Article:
Q&A: Aitch Alberto and Aristotle and Dante Discover the Secrets of the Universe

Writer and Director Aitch Alberto reflects on her personal journey of bringing the beloved young adult novel from page to screen, and touches on the upward trend of Latinos in media who are telling their own stories
Writer and director Aitch Alberto brings an adaptation of acclaimed novel Aristotle and Dante Discover the Secrets of the Universe to life in the film of the same name which releases on September 8, 2023. Photo Credit: Blue Fox Entertainment

Arturo Hilario
El Observador

Aristotle and Dante Discover the Secrets of the Universe is a new film adaptation of the award-winning novel of the same name by Mexican-American author and poet Benjamin Alire Sáenz.

The story centers around two Mexican-American teenagers living in 1980s Texas named Dante Quintana and Aristotle Mendoza, who have a chance encounter and begin a friendship which then leads to an emotional journey of self-discovery. The novel has been critically acclaimed since its publication in 2012, renowned for its empathetic approach to queer identity and representations of love and adolescence. With the film adaptation by writer and director Aitch Alberto, the novel will soon find a new audience when it is released on September 8.

Before writing a screen adaptation of the novel, Alberto was first and foremost a fan, pushing for its adaptation for years. Now she has done just that, and with this comes reflection over the journey and how as a Latina creator she has been able to bring the story to life amongst the sparse opportunities to tell these types of LGBTQ+ Latino stories in Hollywood.

Recently she took us through the process of adapting Aristotle and Dante Discover the Secrets of the Universe to the screen, from the complexities of getting it greenlit to the support she received from other Latino collaborators on this film, such as producers Lin-Manuel Miranda, Eugenio Derbez and actress Eva Longoria.

Starring Max Pelayo, Reese Gonzales, Eugenio Derbez, Eva Longoria, Veronica Falcón, and Kevin Alejandro, the film is scored by English musician and composer Isabella Summers, who is one half of the Grammy nominated indie rock band Florence and the Machine.

To start off, why did you feel that the story of Aristotle and Dante Discover the Secrets of the Universe should be adapted to a visual medium?

I love that you called it a visual medium. That’s the first person to actually use that word because it is like a very different sort of experience to adapt a piece of literature to a visual medium. But anyhow, I thought what inspired me most was the way that it handled Latinidad, the way it handled queerness with such a lyrical, gentle approach in a way that we haven’t seen before when it comes to our own stories.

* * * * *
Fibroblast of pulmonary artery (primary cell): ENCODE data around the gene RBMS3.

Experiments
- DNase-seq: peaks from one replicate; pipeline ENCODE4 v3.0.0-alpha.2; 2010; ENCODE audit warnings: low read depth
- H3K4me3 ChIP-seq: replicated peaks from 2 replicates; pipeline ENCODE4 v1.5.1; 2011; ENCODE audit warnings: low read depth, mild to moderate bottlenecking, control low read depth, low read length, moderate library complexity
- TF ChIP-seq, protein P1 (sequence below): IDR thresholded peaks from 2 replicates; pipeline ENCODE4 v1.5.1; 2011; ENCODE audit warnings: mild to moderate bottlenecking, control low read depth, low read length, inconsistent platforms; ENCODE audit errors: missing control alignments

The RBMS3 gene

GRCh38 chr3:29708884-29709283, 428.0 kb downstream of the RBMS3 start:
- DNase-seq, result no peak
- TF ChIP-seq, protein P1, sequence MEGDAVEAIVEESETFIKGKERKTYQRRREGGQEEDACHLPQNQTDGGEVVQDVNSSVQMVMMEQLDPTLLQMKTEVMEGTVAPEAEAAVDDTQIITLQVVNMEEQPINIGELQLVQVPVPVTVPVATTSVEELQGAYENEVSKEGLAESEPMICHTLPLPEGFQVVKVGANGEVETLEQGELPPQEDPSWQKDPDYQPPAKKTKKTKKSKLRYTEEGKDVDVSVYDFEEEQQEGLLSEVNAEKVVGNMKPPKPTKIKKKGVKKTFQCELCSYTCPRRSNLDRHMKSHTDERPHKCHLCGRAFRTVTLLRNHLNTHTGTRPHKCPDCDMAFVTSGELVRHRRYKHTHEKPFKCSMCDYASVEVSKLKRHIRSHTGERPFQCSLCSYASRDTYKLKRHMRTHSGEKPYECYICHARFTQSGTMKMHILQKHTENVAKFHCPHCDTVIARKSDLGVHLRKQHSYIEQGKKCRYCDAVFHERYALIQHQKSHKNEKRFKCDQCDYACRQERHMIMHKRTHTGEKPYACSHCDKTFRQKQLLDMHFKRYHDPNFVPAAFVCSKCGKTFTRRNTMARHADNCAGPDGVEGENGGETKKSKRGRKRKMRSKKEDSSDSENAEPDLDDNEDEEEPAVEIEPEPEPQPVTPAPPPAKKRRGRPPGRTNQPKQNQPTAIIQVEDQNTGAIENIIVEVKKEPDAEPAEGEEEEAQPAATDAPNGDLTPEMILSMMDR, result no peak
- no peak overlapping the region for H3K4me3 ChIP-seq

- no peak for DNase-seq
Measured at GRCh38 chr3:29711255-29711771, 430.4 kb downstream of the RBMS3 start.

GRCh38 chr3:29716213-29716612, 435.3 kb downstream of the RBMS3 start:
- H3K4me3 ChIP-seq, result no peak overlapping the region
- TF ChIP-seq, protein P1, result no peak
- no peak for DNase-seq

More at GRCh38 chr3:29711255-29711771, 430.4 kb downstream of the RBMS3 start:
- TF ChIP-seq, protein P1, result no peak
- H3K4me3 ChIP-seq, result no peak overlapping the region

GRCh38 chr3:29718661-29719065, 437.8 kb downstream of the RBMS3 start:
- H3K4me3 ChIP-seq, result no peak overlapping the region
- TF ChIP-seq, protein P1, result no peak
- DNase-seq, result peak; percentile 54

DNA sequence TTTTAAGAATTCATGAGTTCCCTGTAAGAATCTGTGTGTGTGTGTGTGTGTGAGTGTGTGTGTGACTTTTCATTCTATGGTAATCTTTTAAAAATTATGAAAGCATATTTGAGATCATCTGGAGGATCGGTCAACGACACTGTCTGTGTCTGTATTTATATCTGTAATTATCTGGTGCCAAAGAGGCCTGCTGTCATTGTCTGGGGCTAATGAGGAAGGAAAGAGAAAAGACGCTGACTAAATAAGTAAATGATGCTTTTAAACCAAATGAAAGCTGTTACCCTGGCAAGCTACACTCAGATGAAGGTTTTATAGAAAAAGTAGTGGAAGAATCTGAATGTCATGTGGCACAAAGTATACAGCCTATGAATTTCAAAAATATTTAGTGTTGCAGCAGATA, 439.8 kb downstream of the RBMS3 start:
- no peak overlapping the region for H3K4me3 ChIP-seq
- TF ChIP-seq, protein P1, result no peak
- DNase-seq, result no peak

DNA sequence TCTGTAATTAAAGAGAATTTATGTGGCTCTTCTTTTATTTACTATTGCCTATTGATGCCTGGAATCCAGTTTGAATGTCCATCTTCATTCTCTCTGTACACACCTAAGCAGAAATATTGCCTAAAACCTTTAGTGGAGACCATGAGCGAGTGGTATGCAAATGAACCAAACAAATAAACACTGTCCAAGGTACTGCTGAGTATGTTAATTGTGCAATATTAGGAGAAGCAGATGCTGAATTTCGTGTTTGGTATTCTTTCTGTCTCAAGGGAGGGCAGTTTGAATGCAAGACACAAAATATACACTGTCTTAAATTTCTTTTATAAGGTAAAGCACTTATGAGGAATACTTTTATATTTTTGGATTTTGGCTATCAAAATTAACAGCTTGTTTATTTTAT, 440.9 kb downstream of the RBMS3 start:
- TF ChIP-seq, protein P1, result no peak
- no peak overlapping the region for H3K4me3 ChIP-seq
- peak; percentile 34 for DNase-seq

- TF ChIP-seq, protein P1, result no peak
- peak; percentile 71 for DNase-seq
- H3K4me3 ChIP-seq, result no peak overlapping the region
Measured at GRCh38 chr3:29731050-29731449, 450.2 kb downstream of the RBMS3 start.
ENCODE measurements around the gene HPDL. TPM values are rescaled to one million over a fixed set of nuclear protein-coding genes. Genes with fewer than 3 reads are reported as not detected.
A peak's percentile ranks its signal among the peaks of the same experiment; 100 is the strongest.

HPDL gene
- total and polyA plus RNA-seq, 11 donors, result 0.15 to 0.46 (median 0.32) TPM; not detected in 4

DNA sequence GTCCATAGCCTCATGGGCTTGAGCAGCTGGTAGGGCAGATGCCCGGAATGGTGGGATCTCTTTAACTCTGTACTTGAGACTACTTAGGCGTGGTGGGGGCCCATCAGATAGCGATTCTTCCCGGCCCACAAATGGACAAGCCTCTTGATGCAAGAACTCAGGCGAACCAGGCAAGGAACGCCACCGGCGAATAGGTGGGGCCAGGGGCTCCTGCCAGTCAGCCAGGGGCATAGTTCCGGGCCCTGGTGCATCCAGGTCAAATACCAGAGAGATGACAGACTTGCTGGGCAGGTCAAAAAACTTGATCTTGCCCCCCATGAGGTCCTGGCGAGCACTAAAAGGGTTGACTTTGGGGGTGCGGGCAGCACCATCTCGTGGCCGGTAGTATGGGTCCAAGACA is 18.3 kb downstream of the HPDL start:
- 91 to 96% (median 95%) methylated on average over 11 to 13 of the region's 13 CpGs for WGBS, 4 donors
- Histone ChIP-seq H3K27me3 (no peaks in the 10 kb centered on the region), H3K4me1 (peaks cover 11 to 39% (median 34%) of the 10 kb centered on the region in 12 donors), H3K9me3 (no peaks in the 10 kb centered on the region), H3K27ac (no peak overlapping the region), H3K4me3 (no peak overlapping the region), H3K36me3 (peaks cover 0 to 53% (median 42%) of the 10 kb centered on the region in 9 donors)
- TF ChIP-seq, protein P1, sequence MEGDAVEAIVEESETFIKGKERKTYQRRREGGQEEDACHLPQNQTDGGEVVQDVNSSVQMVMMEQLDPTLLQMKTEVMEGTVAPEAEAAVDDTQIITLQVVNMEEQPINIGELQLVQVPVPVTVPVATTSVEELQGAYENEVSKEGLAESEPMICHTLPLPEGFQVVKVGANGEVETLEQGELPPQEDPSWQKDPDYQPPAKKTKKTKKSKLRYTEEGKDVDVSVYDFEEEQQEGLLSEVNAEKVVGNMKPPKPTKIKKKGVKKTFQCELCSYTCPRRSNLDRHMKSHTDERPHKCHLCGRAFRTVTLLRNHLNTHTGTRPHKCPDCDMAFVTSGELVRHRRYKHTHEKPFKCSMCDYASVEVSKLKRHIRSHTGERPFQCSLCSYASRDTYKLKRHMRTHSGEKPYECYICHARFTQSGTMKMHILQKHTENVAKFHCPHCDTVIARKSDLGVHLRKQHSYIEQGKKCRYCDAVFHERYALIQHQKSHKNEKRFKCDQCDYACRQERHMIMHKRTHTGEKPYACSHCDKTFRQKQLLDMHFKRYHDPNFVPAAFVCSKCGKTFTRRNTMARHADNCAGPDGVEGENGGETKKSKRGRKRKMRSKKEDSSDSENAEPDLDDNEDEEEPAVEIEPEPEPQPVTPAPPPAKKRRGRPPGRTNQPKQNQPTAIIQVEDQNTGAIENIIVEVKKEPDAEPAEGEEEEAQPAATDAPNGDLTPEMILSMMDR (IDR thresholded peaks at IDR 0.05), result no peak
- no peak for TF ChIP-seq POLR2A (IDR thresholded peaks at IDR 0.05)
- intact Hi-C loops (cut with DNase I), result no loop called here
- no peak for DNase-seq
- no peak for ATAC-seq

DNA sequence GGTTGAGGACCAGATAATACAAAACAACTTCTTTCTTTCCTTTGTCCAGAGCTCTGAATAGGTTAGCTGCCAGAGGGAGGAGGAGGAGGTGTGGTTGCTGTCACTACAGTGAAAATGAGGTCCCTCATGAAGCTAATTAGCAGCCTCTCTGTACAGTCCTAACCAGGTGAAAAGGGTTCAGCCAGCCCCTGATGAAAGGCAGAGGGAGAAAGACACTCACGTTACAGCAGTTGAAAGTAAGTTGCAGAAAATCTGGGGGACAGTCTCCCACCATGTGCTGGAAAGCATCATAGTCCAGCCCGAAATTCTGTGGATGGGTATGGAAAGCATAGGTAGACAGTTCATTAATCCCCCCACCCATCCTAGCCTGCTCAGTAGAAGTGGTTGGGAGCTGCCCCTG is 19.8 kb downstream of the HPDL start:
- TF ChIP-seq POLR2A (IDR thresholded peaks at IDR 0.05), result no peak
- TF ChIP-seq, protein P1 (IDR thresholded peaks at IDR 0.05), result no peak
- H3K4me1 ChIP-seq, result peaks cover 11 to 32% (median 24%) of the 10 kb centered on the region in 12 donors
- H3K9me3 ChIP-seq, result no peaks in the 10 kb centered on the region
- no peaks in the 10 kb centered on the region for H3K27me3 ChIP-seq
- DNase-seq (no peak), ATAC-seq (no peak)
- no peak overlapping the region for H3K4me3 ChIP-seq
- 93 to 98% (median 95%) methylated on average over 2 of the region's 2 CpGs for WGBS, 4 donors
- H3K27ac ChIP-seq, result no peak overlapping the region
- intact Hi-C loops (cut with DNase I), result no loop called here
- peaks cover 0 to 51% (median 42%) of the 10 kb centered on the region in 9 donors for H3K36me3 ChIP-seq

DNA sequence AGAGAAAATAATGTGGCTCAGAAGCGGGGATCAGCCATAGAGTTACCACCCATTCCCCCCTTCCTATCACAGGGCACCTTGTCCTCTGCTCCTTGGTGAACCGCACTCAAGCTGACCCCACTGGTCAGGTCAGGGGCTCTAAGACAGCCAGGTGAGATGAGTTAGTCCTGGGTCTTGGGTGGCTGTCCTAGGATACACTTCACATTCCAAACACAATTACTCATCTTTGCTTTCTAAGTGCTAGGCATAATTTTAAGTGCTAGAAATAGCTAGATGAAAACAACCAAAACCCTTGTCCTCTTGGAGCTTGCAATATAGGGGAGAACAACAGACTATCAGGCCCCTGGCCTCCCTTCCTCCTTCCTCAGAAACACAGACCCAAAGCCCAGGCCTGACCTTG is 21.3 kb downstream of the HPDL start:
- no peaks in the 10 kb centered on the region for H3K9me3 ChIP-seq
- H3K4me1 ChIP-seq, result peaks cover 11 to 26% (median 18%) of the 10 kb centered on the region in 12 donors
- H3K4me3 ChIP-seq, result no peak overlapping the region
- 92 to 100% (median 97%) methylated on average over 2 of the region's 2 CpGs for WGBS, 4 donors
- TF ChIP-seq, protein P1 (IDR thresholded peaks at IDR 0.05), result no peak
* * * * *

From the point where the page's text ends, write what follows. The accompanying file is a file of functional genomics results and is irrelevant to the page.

And I thought it played against tropes and stereotypes in such a powerful way, where it invited me to give us a different option in a visual medium, which we don’t often, if ever, see when it comes to our own stories.

I’ve read that you’ve said that when you first read the novel, it “affected you to your core.” What has the journey been like adapting the story and looking at it from the other side now that you finished up?

I don’t know if I have the hindsight yet to look at it from the other side. I think it’s still so embedded in my existence, and it’s almost like, become my life’s work. For so many reasons it’s been so fundamental to me as an artist. And personally, so much has happened to me where I’ve stepped into my truth very similar to mirroring the characters in the story, where this will be that piece of work that I think will follow me forever.

And I’m okay with that happening because the pureness of what it unlocked in me, I will never have again in my career. Right now, people send me books to read or ideas to sort of consider. And this was so fully me that it touched me in such a profound way, that it became my guiding force to tell this story. Because I think there’s such a void in stories like this when it comes to our community. And it’s about time for us to tell our own stories about people that we don’t often see in front of the camera and by people that we don’t often see behind the camera.

So I don’t know if I could answer that yet. I think in a few years from now, after I’ve done other pieces of work, I think I’ll be able to answer that more clearly. Right now, I’m incredibly grateful and honored and so satisfied that people are going to be able to see this, especially in theaters.

I think there’s such a void in stories like this when it comes to our community. And it’s about time for us to tell our own stories about people that we don’t often see in front of the camera and by people that we don’t often see behind the camera.





Is there one character or specific story beat that you feel you connect with the most in the film?

At the beginning of this process I considered myself a Dante, but the truth is that I was really an Ari. There was still so much that I had to sort of discover and unlock about myself and accept, which is what the story is about right? It’s about recognizing the love around us, being able to accept and receive that love and then allowing us to guide us to step into our truth. And I think my experience really mirrored that in so many ways. Secretly, my favorite character is Elena because I always love a bad girl. But I think from a core level, Ari is probably my favorite.

Because you were there for the whole process of writing and directing, were there any particular challenges with adapting the book into a film?